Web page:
Summer – The Good and The Bad

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As summer approaches, it is met with great enthusiasm by most students, teachers, and parents. It’s a time for families to get together, take family getaways, go to the park, curl up and read an amazing book, and just connect as a whole. I vividly remember my summers with my family growing up and cherish all the memories we created. It’s wild to go back and look at old photo albums of our adventures.

Summer for educators is a great time to reflect on the past year and to keep growing, both personally and professionally. This can be done by reading, attending conferences such as EdCamps, connecting with others in the PLN using Twitter, Google +, as well as many other tools. It’s also a great time to recharge your batteries and not do anything education related. This is perfectly acceptable, and quite encouraged.

Most students depart from the last day of school with relentless excitement. Many kids have talked about all the camps they will be attending, vacations they will be taking, and books they’ll read (my personal fav). I share in their excitement for what’s the come. There is no question about it. However, not all kids are as enthusiastic about their departure from school.

You see, for many kids, school is a sanctuary. It is their safe place filled with routines, consistency, and teachers who love and support their academic and social well being. It is the place where they are greeted with a smile everyday and eager friends ready to socialize and work together in class. It’s the place where they can have a hot meal that’s always guaranteed, as well as a snack. Think about this. When summer arrives, students who do not have consistency at home are left in limbo. They are losing the one consistent piece in their lives, school.  Unfortunately, many kids don’t know where their next meal will be coming from. Their parents work 2-3 jobs and are never around to be the role models they hope to be for their kids. It’s not a happy time for some. Some kids can’t play outside or meet friends because of lack of transportation.

I know we can only control what happens in our classrooms, but before you think about creating a countdown of remaining days of school, think about the less fortunate kids. Think about the daily struggles they will face when not in school. Additionally to not knowing where their next meal is coming from, they can receive little to no academic support. Everything I mentioned above is absolutely heartbreaking. But there are steps we can take as educators to continue to make a difference.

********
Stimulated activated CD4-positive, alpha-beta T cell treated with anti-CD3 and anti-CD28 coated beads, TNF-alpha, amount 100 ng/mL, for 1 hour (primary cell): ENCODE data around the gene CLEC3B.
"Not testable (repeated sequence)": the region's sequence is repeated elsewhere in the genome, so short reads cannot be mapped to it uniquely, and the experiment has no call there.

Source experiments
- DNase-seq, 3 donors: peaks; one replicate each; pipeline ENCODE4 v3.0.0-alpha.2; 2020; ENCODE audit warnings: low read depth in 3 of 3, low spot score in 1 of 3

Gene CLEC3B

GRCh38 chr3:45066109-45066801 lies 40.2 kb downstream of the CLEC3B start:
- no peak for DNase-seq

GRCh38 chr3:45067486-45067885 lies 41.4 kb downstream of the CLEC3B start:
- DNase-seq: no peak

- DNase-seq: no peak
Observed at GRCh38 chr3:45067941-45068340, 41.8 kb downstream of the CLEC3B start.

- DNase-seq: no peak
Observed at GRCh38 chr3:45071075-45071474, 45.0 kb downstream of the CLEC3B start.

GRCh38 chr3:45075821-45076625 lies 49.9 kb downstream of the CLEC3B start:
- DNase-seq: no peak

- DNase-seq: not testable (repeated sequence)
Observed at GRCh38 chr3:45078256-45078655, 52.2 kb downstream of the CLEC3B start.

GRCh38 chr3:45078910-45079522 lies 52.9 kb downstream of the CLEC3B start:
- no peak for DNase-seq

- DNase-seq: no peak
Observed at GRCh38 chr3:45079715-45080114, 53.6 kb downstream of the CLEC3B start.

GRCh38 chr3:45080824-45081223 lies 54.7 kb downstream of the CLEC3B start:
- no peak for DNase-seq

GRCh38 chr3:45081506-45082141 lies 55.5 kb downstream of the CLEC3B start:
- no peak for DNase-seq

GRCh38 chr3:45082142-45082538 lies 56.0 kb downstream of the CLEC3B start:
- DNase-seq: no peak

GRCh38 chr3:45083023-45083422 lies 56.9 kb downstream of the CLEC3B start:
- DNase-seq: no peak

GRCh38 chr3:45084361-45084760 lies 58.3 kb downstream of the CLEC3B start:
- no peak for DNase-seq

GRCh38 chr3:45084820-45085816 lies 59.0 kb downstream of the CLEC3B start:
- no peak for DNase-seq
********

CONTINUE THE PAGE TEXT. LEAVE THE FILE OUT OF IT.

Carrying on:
Post on your classroom website and recommend books. Be sure to try and reach out connect with parents and students over the summer. This can be done over email, quick phone call, using Remind and Edmodo, attending a child’s game, and writing a letter to students, to name a few. Let them all know you are thinking about them. These small steps can and will go a long way to maintaining a positive influence in all of your student’s lives. Students need us now more than ever. Be the positive, consistent presence in their lives. How will you maintain relationships with students and parents over the summer?

I am a passionate teacher in Stamford, CT. I teach fifth grade ELA/Social Studies. I am proud to be an active member of the Twitter educational community. I am an organizer for #EdCampSWCT, a moderator for #ctedu, technology professional develop leader in my district, and a believer in a high tech/high touch blended learning approach to teaching. I am a certified administrator. I believe in taking risks and working collaboratively to augment student achievement. I love children’s literature and strive to become better everyday. I am a husband and father. Follow me on Twitter @mrsapia_teach

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